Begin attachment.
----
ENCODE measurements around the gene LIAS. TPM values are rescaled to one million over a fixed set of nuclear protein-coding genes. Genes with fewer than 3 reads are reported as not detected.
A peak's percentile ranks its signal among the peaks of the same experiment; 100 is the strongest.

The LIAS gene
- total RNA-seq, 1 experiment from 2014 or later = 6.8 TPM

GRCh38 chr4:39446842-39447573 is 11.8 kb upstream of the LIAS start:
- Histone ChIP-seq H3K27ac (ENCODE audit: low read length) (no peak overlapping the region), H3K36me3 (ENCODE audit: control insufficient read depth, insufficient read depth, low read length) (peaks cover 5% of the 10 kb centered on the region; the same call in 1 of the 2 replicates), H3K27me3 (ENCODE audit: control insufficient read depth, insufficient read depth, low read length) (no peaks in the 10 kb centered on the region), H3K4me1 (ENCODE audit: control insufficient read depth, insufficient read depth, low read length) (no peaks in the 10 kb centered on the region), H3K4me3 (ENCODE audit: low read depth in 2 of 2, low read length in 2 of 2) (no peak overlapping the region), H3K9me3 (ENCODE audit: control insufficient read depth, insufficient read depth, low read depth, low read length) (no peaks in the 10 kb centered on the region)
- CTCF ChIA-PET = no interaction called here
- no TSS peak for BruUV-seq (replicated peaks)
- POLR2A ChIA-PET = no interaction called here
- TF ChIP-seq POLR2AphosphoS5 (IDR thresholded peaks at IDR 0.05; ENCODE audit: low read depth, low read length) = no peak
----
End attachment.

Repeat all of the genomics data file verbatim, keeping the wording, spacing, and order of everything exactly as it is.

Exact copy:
ENCODE measurements around the gene LIAS. TPM values are rescaled to one million over a fixed set of nuclear protein-coding genes. Genes with fewer than 3 reads are reported as not detected.
A peak's percentile ranks its signal among the peaks of the same experiment; 100 is the strongest.

The LIAS gene
- total RNA-seq, 1 experiment from 2014 or later = 6.8 TPM

GRCh38 chr4:39446842-39447573 is 11.8 kb upstream of the LIAS start:
- Histone ChIP-seq H3K27ac (ENCODE audit: low read length) (no peak overlapping the region), H3K36me3 (ENCODE audit: control insufficient read depth, insufficient read depth, low read length) (peaks cover 5% of the 10 kb centered on the region; the same call in 1 of the 2 replicates), H3K27me3 (ENCODE audit: control insufficient read depth, insufficient read depth, low read length) (no peaks in the 10 kb centered on the region), H3K4me1 (ENCODE audit: control insufficient read depth, insufficient read depth, low read length) (no peaks in the 10 kb centered on the region), H3K4me3 (ENCODE audit: low read depth in 2 of 2, low read length in 2 of 2) (no peak overlapping the region), H3K9me3 (ENCODE audit: control insufficient read depth, insufficient read depth, low read depth, low read length) (no peaks in the 10 kb centered on the region)
- CTCF ChIA-PET = no interaction called here
- no TSS peak for BruUV-seq (replicated peaks)
- POLR2A ChIA-PET = no interaction called here
- TF ChIP-seq POLR2AphosphoS5 (IDR thresholded peaks at IDR 0.05; ENCODE audit: low read depth, low read length) = no peak